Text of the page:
Postoperative outcomes for total pancreatectomy (TP) can be significantly affected by the surgery’s extent, complexity, and technical aspects, a single-center, retrospective review suggests.
As such, classifying TP into four different categories based on these distinguishing features should lead to more accurate postoperative risk stratification as well as comparisons in future studies.
In a cohort of 1,451 patients who had undergone TP at the Heidelberg University Hospital in Heidelberg, Germany, the overall postoperative surgical complication rate was 46% while the overall mortality rate for the entire patient cohort was 3.4% at 30 days and 6.1% at 90 days, Martin Loos, MD, Heidelberg University Hospital, Heidelberg, Germany, and colleagues observed in JAMA Surgery.
However, as reflected by both the median postoperative length of hospital stay and 30-day and 90-day mortality rates, a gradual increase in surgical morbidity was noted for each successively more extensive procedure performed.
“[D]ifferences in [the] extent, complexity, and technical difficulty [of TP] are rarely acknowledged in the literature [so] the comparability of short-term postoperative outcomes after TP is limited,” Loos and colleagues pointed out.
“Our 4-category classification of TP enables a subtler discrimination among different types of TP while remaining simple enough for everyday use,” the authors proposed.
The four proposed categories of TP reflect increasing levels of procedural difficulty:
- Type 1 standard TP.
- Type 2 TP with venous resection.
- Type 3 TP with multivisceral resection.
- Type 4 TP with arterial resection.
Patients underwent one of the four types of TP between October 2001 and December 2020.
The most frequent indication for TP was pancreatic adenocarcinoma in approximately 60% of patients, followed by intraductal papillary mucinous neoplasms in approximately 15% of the cohort. Most patients underwent standard type 1 TP (46.6%), researchers noted. Another 20.4% underwent type 2 TP, while slightly more patients (21.6%) underwent type 3 TP. A smaller percentage of patients (11.4%) underwent type 4 TP.
Overall surgical morbidity gradually increased with the complexity of TP, investigators observed:
- Type 1 TP: 37.7%.
- Type 2 TP: 46.3%.
- Type 3: 56.7%.
- Type 4: 59.4%.
The median postoperative length of hospital stay was 15 days (interquartile range (IQR), 11-22 days), they added. However, again, the median length of hospital stay increased as the complexity of the surgical procedure increased:
- Type 1 TP: 14 days (IQR, 10-19 days).
- Type 2 TP: 16 days (IQR, 12-23 days).
- Type 3 TP: 17 days (IQR, 13-29 days).
- Type 4 TP: 18 days (IQR, 13-30 days).
The same pattern was seen for mortality rates at both 30 and 90 days postoperatively:
- Type 1 TP: 2.7% at 30 days; 3.4% at 90 days.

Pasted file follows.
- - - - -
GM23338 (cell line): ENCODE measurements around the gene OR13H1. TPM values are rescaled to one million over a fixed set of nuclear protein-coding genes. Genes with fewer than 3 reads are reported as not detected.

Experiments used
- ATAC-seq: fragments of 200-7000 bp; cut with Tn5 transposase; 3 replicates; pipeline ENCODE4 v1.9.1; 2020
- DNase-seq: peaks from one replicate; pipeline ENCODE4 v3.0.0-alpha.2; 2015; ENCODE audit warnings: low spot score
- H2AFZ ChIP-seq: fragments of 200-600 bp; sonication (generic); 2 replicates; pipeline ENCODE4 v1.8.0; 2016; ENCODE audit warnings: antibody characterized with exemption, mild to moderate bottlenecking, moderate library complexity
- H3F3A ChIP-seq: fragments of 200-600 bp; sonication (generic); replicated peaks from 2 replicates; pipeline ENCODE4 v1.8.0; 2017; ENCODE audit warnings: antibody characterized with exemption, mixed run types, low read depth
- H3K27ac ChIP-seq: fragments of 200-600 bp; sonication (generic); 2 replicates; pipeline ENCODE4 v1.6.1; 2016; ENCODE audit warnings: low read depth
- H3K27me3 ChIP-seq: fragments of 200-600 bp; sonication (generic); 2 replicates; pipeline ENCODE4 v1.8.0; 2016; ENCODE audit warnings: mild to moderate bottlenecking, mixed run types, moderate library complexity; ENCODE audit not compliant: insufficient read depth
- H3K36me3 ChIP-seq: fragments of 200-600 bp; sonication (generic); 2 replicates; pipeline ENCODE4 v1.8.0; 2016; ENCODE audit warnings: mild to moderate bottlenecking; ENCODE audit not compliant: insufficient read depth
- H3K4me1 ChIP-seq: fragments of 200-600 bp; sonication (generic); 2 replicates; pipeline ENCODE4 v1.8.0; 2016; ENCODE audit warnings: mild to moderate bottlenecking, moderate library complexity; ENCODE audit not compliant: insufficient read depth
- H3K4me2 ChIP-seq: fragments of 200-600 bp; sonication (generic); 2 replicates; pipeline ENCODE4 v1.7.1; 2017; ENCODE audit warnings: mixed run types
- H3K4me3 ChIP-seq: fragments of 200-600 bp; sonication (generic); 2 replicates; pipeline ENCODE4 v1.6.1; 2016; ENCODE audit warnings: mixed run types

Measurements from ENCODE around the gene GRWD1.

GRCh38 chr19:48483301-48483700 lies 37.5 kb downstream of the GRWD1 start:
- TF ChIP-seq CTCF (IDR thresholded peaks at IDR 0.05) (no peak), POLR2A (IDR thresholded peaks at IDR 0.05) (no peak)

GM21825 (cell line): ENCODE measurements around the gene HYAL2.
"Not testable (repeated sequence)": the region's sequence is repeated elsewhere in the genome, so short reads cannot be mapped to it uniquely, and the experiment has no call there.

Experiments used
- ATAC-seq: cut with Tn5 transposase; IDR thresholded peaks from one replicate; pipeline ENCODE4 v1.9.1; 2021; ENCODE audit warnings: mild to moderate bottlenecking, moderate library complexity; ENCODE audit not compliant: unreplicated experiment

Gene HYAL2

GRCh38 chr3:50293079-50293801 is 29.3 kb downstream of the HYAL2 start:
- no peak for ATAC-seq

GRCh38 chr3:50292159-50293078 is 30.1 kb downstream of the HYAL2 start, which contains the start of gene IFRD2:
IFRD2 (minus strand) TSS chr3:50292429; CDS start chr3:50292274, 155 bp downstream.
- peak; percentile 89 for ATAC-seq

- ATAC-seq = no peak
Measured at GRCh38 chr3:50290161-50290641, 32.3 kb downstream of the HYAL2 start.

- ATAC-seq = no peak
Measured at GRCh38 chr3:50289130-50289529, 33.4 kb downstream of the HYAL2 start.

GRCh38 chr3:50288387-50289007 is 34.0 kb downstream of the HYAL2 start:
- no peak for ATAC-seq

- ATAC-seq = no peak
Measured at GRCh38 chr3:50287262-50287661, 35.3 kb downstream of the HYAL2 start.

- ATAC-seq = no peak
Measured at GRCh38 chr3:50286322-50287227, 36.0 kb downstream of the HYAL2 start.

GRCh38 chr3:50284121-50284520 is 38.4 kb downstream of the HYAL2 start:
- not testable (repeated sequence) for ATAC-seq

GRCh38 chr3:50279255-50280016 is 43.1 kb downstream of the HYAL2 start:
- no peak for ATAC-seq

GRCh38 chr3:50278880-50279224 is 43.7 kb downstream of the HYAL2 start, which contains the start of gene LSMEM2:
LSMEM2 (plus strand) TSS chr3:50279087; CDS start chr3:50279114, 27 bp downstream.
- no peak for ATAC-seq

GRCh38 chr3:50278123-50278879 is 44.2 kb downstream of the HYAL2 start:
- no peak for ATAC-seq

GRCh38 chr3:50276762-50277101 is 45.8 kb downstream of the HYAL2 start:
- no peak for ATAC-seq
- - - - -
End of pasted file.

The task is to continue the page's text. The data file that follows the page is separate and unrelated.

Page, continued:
- Type 2 TP: 2.4% at 30 days; 5.7% at 90 days.
- Type 3 TP: 4.5% at 30 days; 9.2% at 90 days.
- Type 4 TP: 6.1% at 30 days; 12.1% at 90 days.
Indeed, patients requiring a multivisceral type 3 procedure had a 2.2-fold higher risk of dying within 90 days compared with those who required less extensive surgery, while those who required an arterial resection TP had a 3.6-fold higher 90-day mortality rate compared with patients who could undergo type 1 or type 2 TP.
The study authors also pointed out that overall mortality rates actually dropped to 2.2% at 30 days and 3.7% at 90 days between the years 2017 to 2020 as the use of TP at the Heidelberg center increased rather dramatically.
“[T]he risk for an adverse outcome is not comparable among all TPs and the extent of resection should be acknowledged separately,” Loos and colleagues wrote. “The proposed categorization into 4 different types of TP may be important for operative risk stratification and standardized outcome reporting and also may enhance the comparability of future studies.”
Commenting on the findings, Pauli Puolakkainen, MD, PhD, Helsinki University Hospital, University of Helsinki, Finland, cautioned that emergency pancreatic surgery cases were not included in the current analysis, although elective completion pancreatectomies were.
“Performing TP primarily or after a time period as a secondary operation can be quite different surgical procedures,” the editorialist wrote.
The fact that the authors did include procedures done as a secondary operation was based on their own assessment that functional results are equal and the technical challenges and limitations are comparable, Puolakkainen noted.
However, as he also noted, the median time from the primary operation to elective completion pancreatectomy was 27.2 months in the current series while elsewhere, the time between the primary and the secondarily performed elective completion pancreatectomy may well be shorter than it was in the present study.
“Thus, more evidence on application of the proposed classification is warranted because the operative circumstances can be very different,” the editorialist suggested, adding however, that “[t]he proposed readily applicable categorization of TP may have the potential to be important for better operative risk stratification, standardized outcome reporting and more accurate comparisons of future studies,” the authors proposed.
The extent, complexity, and technique involved in total pancreatectomy can possibly lead to significant differences in postoperative outcomes.
Categorizing pancreatectomy according to these features could help with risk stratification of postoperative outcomes.
Pam Harrison, Contributing Writer, BreakingMED™
Neither the authors nor the editorialist had any conflicts of interest to declare.
Cat ID: 159
Topic ID: 97,159,730,935,192,925,159